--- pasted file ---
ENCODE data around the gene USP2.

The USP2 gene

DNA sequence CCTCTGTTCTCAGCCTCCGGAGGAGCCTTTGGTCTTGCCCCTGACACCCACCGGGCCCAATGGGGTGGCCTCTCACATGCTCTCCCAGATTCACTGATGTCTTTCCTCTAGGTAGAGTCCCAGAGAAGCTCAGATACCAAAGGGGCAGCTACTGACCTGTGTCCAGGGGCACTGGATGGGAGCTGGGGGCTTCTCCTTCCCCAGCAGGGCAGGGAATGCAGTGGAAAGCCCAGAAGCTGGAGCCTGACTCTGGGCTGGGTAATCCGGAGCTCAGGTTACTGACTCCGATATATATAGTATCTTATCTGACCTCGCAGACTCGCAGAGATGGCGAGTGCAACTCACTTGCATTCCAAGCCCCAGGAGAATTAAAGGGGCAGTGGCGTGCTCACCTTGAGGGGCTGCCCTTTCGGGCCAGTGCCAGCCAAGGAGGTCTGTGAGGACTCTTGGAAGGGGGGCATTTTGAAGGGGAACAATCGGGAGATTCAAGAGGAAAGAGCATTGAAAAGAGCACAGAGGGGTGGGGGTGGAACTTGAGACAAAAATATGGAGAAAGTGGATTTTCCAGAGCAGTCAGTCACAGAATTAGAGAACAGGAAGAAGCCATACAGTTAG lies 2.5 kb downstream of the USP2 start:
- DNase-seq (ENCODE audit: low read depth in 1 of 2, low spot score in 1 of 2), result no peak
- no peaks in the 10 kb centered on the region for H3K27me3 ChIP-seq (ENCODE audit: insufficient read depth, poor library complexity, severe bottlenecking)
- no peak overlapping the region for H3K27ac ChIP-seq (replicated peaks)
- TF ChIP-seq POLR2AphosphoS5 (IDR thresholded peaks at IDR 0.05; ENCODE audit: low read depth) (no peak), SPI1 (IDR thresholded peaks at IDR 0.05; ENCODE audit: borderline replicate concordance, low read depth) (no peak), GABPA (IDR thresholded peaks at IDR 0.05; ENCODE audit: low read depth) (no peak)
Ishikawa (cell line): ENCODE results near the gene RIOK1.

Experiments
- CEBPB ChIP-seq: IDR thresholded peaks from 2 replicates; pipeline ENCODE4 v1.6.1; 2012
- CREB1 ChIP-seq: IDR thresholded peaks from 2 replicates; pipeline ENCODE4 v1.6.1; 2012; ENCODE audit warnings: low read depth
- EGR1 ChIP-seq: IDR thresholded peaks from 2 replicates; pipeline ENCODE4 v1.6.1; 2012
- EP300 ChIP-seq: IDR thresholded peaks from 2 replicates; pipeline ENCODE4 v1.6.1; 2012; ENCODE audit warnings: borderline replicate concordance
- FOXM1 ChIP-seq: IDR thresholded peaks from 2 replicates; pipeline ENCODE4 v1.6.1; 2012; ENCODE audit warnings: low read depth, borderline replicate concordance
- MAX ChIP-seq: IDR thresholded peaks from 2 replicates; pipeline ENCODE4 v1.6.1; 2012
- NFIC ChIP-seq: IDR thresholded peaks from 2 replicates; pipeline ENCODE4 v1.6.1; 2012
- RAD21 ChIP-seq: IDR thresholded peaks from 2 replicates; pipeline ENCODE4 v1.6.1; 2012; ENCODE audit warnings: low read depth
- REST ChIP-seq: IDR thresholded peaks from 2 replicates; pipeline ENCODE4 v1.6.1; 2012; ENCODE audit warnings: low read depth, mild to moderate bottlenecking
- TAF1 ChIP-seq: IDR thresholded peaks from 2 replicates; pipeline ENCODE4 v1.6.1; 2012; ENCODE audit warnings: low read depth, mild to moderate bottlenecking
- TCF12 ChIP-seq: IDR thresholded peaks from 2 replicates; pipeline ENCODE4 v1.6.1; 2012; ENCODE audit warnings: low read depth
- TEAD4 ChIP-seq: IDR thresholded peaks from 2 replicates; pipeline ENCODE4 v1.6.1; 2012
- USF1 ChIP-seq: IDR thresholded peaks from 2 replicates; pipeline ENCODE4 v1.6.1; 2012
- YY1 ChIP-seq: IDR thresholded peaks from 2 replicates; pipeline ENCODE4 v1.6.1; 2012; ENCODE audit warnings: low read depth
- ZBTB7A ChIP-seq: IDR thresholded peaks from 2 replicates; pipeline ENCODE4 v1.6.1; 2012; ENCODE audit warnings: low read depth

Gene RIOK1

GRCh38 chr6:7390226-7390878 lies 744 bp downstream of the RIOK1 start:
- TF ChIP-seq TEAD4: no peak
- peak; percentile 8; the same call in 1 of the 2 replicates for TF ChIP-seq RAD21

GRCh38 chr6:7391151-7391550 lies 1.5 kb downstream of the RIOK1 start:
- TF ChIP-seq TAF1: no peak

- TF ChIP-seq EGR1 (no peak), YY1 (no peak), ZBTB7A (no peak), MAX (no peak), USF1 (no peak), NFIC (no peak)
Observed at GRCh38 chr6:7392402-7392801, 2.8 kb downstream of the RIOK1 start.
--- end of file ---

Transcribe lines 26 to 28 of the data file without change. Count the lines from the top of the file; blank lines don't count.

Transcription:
GRCh38 chr6:7390226-7390878 lies 744 bp downstream of the RIOK1 start:
- TF ChIP-seq TEAD4: no peak
- peak; percentile 8; the same call in 1 of the 2 replicates for TF ChIP-seq RAD21